I Finally Understand One Aspect of ‘Titanic’ I Didn’t Get When I Was Younger
Titanic has become a movie that defined a generation of fans. The love of Jack Dawson (Leonardo DiCaprio) and Rose DeWitt Bukater (Kate Winslet) has changed the lives of so many throughout the years, myself included. Watching the movie during its current, 25th anniversary rerelease in theaters was a surprising delight. It wasn’t my first time seeing it in theaters, but the first time, I was much too young, despite that my parents were willing to take me and also that I wanted to sit in a theater for over three hours.
My point is: I love Titanic and I have for the majority of my life, but what I have learned about this movie through watching it at different stages of my life is that the movie grows with you, and there is always something new to learn throughout it. And that happened with me seeing it in 3D.
What I realized is that Jack Dawson knew that he was going to die, wanted to spend his last moments with Rose instead of looking for something to stay afloat on, and lived his life to the fullest and wanted Rose to promise to do so as well. It was emotional to have that realization after all these years, but that’s the beauty of Titanic to me.
The Frances Ha appeal
There are many in this world who watch Frances Ha and note that the movie changes with age. That’s how I feel about Titanic. I saw the movie in theaters when I was six years old—went with my parents, came out obsessed with the score, and brought it to school for nap time and listened to it every day. It was one of the first scores I learned on the piano.
When I was a teenager and I was in my Leonardo DiCaprio phase because of The Departed, I rewatched the movie and sobbed over the doomed love story of Jack and Rose. But it was watching the movie as an adult that really showed me the importance of Jack Dawson and how he gave Rose the life she never had before. He gave her that freedom.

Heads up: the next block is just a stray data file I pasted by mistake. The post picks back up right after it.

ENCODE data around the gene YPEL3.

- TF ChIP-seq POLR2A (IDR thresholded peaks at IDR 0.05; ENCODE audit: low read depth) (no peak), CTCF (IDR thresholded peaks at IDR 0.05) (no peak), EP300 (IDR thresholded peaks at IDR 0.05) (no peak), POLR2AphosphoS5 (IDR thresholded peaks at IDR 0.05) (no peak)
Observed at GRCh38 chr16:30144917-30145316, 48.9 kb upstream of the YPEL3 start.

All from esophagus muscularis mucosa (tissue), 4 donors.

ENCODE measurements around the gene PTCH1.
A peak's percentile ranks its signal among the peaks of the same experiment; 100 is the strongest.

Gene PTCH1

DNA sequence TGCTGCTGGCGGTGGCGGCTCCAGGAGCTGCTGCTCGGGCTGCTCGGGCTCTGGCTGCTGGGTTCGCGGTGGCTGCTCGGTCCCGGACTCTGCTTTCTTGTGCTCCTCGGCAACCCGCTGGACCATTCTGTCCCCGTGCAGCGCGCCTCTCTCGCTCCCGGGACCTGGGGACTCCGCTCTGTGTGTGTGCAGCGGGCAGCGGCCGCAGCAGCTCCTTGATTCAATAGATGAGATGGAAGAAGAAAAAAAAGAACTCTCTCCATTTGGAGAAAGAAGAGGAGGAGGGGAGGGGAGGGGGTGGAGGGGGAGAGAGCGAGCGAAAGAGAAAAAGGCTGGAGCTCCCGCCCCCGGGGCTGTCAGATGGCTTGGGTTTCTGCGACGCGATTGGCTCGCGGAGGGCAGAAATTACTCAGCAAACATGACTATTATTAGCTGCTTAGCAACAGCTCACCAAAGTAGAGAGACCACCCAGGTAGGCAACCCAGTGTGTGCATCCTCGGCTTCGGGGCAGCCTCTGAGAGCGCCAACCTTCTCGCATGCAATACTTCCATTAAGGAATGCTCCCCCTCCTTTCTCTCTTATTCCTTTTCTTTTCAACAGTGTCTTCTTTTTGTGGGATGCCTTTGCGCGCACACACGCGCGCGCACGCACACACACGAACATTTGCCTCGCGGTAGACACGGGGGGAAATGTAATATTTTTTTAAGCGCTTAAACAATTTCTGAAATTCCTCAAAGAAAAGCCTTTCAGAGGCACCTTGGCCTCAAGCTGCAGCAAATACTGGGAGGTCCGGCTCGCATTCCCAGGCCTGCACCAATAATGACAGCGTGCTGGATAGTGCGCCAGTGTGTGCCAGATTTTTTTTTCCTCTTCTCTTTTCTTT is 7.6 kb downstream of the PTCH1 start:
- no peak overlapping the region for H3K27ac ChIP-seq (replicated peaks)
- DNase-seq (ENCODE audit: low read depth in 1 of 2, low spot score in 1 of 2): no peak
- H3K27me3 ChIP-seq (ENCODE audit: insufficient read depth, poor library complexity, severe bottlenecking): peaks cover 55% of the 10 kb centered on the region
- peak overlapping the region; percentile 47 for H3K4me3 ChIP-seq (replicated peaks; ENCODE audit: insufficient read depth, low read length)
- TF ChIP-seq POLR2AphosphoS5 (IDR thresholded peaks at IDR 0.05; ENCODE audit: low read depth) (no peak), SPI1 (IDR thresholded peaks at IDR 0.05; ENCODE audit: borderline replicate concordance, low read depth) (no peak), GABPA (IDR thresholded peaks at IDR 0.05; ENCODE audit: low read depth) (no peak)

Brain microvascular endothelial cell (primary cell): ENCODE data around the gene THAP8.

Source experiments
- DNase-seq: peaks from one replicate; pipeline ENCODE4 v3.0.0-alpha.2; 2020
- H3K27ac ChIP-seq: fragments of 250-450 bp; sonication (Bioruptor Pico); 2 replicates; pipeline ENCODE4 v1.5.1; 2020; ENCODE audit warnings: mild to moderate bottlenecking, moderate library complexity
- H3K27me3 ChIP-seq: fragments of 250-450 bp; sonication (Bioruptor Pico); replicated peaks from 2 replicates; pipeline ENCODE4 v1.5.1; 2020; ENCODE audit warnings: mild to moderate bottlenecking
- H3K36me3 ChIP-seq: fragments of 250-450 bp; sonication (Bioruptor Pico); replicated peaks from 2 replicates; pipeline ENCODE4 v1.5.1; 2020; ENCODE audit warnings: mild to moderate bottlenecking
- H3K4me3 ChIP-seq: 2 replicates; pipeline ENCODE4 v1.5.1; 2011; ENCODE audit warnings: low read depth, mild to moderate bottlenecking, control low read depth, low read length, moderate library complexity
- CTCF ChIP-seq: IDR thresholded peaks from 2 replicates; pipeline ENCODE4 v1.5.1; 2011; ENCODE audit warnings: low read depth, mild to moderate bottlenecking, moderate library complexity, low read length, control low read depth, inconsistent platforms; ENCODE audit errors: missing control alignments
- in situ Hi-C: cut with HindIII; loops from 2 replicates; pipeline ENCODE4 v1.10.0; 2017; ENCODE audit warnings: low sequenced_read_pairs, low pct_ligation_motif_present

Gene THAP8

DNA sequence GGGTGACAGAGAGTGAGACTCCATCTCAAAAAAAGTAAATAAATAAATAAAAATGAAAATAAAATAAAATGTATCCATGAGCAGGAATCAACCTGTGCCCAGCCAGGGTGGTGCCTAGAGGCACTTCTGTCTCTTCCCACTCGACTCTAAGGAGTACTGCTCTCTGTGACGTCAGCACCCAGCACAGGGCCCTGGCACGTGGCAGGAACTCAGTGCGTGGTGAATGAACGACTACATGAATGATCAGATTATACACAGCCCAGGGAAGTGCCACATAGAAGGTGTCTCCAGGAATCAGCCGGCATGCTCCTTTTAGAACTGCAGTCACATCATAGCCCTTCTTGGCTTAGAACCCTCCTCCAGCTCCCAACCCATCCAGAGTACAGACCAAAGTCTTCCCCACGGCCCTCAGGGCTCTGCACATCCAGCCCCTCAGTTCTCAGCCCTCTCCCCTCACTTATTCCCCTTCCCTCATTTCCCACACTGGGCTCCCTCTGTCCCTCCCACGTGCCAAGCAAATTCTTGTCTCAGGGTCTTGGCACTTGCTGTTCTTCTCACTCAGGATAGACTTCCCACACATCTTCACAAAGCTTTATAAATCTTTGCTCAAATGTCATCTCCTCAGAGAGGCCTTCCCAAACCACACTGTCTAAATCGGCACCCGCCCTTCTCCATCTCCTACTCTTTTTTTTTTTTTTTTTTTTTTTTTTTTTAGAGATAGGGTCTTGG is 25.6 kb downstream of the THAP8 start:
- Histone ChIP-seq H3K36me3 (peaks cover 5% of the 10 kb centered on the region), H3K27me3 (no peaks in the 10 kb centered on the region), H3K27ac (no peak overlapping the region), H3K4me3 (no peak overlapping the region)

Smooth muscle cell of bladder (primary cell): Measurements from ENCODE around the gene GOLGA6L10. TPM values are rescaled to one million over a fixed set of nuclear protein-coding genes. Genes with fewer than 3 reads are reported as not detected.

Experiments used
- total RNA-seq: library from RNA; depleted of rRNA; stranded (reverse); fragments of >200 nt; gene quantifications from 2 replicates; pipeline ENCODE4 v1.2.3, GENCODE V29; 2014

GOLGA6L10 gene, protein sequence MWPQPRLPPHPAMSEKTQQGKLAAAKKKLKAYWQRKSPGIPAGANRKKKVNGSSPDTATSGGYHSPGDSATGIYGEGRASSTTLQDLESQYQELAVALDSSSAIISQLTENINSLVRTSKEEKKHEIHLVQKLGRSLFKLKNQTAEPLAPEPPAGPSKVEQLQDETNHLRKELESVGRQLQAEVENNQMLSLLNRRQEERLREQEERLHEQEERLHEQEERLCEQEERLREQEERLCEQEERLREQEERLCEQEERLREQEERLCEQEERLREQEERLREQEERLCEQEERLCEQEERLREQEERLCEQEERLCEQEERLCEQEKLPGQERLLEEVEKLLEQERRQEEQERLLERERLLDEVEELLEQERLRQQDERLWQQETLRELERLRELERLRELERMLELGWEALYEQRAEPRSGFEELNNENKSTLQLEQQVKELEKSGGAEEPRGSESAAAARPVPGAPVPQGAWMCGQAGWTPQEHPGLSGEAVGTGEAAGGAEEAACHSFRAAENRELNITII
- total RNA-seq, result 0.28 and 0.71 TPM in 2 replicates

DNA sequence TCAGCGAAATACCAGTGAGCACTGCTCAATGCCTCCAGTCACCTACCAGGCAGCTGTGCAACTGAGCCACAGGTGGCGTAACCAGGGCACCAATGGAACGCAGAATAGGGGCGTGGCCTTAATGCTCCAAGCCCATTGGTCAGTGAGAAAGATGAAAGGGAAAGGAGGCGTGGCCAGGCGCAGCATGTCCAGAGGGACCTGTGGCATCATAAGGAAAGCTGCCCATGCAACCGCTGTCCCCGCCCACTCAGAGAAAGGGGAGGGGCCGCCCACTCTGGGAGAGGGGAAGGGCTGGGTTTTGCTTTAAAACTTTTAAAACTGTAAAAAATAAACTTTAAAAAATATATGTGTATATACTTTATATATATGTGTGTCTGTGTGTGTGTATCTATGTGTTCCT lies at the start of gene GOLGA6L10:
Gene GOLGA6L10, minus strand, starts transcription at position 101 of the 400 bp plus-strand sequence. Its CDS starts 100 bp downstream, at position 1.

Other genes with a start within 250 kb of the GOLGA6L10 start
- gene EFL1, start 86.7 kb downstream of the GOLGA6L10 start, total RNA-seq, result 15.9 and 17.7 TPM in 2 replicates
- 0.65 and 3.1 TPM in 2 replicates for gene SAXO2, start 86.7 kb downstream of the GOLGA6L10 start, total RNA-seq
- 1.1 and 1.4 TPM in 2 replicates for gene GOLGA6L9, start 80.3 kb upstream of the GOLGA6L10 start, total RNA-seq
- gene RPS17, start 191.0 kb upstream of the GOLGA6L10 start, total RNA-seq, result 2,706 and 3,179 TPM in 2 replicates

I’ll never let go, Jack
There are a lot of things about Titanic that make it, easily, James Cameron’s best work. But it is also, in my opinion, the perfect example of a feminist romance and a gift to the idea of the “women in refrigerators” of it all—mainly in that, for once, a man died to give a female character growth. Now, that doesn’t always have to be the answer, but it is refreshing to see it happen in a romance. So often, the woman is doing the heavy lifting of the relationship, and for the most part, Jack is the reason that Rose gets to have a life.
It’s romantic, doomed from the start, and is Leonardo DiCaprio at his best when he’s charming and sweet and just trying to live life to the fullest. Rose’s promise to Jack at the end of the movie (that has gotten lost in the culture fight over the water scene) was that she’d never let go of that life that Jack wanted her to have. He made her promise she’d go on to embrace the world, and she does just that.
She never let go of what Jack taught her, and that’s really the importance of their love story in the end. And it’s something that I learned upon watching it as an adult. As a child, I just saw a big boat sinking. As a teen, I loved their love and thought it was depressing and sad to see it lost. But as an adult, I understood what Jack was giving to Rose, and it’s poetic.
The best of the best
Whenever someone talks about James Cameron at his best? It’s this. This is the James Cameron I love, and I wish we had more of this energy from Leo, as well. Kate Winslet? You’re always perfect. I love you. But this movie is just so good? I have seen it three times throughout my life and every time I watch it, I know exactly what is coming next, but still am watching on the edge of my seat. Because it’s just that GOOD.
Watching Titanic again in theaters was well worth it, and I think revisiting the movie is going to become part of a more frequent tradition.
(featured image: Paramount Pictures)
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